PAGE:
Applying the Distributive Property to Linear Equations Video

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  • 0:02 Linear Equations
  • 1:12 Distributive Property
  • 2:24 Applying the Property
  • 3:14 Steps to Solve
  • 3:43 Lesson Summary
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Lesson Transcript
Instructor: Yuanxin (Amy) Yang Alcocer

Amy has a master's degree in secondary education and has taught math at a public charter high school.

When it comes to linear equations, there are certain steps you have to take to solve them. One of them is the application of the distributive property when you see a pair of parentheses. Watch this video lesson to learn how.

Linear Equations

When it comes to algebra, you will come across linear equations very often. What are they? They are equations that, when graphed, give you a straight line. One way you can identify them is to see if any of the variables have exponents attached to them. If none of them do, then you are looking at a linear equation.

For example, 7x + 8 = 0 is a linear equation. The equation 5 + 2(x + 4) = 1 is also a linear equation. Do you see how both of them have an x that is not raised to any power? That is the signature mark of a linear equation; none of the variables will be raised to any power.

Do you see the parentheses in the second equation? This is the type of linear equations that we will be solving in this video lesson. Keep watching and I will show how you can easily solve these equations in a systematic way.

If you need to take a moment to refresh yourself on the basics of solving algebraic equations, such as moving terms from one side of an equation to another and combining like terms, please go ahead and pause this video and do so now.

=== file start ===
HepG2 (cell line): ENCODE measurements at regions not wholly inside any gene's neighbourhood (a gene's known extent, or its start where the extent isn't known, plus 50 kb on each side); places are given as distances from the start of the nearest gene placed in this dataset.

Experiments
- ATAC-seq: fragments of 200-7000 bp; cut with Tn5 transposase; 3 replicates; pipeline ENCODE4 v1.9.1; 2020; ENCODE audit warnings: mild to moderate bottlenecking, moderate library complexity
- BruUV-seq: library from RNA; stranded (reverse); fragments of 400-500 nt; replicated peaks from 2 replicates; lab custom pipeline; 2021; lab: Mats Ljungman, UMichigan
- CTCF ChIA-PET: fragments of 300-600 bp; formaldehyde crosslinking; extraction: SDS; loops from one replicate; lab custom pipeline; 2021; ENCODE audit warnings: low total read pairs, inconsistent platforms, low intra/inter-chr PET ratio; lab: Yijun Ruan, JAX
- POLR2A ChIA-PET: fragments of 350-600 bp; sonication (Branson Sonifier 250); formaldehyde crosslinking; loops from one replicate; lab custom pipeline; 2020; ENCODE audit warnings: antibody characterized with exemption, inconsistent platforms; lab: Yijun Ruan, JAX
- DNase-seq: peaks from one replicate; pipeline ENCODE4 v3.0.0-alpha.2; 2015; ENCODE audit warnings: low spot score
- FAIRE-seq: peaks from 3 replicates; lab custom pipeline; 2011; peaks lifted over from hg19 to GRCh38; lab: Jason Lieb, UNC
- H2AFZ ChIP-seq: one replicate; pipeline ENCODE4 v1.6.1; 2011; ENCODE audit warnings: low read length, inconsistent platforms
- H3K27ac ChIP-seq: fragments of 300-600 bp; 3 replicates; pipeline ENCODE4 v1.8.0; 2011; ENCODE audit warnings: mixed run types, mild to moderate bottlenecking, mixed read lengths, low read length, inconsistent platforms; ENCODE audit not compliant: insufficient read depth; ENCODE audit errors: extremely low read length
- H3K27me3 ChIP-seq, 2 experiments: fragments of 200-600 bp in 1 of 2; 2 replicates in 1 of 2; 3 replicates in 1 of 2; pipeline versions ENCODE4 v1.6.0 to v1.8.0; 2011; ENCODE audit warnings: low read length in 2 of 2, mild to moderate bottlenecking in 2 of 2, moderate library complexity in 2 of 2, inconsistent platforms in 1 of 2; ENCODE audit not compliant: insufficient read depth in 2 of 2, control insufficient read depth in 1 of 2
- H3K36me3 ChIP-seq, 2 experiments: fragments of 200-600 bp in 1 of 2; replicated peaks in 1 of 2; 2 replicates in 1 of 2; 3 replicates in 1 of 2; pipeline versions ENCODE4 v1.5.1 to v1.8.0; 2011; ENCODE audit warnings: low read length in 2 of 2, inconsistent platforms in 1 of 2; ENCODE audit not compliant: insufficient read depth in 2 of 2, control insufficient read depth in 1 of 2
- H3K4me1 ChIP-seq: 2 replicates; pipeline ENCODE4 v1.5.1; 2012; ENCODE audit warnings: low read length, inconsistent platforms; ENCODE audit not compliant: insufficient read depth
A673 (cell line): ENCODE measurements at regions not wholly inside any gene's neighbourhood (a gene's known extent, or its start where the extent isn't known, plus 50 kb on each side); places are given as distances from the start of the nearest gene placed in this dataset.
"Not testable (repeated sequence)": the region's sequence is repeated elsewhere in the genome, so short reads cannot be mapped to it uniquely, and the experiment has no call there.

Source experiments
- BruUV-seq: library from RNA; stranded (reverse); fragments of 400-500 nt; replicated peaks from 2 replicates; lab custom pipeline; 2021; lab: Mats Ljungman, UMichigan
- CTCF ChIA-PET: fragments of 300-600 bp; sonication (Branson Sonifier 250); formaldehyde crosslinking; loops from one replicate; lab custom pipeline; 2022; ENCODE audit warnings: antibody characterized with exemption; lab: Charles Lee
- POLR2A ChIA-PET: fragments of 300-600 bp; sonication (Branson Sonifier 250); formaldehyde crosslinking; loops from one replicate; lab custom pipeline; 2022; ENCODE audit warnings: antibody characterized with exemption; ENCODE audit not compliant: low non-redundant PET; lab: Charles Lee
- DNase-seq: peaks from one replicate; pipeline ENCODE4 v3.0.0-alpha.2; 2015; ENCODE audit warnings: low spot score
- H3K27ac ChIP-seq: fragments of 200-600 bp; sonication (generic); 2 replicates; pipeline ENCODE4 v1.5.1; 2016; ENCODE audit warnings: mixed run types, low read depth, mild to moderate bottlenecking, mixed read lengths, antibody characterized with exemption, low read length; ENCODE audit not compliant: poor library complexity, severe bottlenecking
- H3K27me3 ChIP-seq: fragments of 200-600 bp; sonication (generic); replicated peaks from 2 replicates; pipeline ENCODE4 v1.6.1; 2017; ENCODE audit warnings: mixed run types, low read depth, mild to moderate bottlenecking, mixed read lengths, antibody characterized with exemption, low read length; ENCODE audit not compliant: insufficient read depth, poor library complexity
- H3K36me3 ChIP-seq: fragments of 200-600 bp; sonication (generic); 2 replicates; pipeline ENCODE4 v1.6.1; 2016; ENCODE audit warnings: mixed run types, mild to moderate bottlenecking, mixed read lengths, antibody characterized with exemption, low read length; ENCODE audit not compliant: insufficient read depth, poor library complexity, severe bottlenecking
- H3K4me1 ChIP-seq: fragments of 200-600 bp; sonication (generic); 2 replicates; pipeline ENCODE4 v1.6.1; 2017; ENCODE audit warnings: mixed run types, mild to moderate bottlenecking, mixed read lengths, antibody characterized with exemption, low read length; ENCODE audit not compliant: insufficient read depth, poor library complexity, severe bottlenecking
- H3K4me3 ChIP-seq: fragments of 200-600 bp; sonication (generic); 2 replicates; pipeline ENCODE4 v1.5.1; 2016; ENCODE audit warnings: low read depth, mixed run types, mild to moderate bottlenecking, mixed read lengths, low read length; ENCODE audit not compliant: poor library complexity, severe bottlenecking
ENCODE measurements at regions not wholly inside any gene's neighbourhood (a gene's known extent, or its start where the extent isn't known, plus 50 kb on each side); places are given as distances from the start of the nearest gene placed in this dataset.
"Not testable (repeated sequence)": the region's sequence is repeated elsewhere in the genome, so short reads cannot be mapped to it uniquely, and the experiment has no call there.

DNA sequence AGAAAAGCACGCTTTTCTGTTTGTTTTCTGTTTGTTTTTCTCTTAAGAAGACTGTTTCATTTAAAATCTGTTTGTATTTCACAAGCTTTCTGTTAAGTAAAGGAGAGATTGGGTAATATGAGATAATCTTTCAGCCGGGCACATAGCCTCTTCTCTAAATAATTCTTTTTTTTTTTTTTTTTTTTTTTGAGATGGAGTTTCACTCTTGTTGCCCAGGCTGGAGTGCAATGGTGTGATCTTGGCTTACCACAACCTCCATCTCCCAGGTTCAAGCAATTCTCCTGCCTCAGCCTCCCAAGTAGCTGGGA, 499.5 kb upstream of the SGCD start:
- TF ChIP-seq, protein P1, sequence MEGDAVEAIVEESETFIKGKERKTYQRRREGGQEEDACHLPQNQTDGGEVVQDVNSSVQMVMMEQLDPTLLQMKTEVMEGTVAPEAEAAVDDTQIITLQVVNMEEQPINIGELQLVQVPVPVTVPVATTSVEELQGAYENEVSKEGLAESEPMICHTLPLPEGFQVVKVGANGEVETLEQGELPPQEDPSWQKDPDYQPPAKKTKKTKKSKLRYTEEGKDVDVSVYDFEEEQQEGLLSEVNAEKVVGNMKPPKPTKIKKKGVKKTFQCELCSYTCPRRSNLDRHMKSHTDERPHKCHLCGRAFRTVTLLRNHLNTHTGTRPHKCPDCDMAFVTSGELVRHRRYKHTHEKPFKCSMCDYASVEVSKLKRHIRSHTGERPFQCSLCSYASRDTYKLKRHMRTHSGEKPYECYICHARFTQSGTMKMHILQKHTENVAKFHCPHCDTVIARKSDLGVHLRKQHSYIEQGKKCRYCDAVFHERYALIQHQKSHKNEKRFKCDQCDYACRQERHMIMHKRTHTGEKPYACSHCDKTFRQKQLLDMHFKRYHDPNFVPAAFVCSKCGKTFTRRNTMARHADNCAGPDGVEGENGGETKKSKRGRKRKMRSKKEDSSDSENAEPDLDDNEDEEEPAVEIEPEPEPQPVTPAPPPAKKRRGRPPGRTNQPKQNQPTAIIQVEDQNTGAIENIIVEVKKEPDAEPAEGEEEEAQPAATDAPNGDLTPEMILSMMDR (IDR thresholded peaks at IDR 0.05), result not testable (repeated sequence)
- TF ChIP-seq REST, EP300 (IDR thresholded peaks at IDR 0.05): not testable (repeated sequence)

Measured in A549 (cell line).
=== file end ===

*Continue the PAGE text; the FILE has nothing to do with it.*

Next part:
The Distributive Property

The mathematical property that we will be applying to our equation is called the distributive property. This property tells us that if we see a pair of parentheses being multiplied by a value, then to remove the parentheses, we multiply each term inside of our parentheses with the value outside of the parentheses.

a(b + c) = ab + ac

As you have noticed in the rest of your algebra lessons, keeping the signs of each term is very important, and we also do the same here. For example, if we have 5(x - 2), we remove the parentheses by multiplying our 5 with every term inside of our parentheses.

Yes, we also keep our positive and negative terms the way they need to be. So, removing our parentheses gives us 5x - 10. You can think of the parentheses as your arms in a big wannabe group hug.

You want to hug the big group inside the parentheses, but since your arms aren't long enough to reach all the way around, you go around and hug each term by itself. So, our 5(x - 2) becomes 5(x) - 5(2), which becomes 5x - 10.

Applying the Distributive Property

Now, let's see how we can apply this distributive property to help us solve a linear equation. Let's solve the equation that we began with. 5 + 2(x + 4) = 1.

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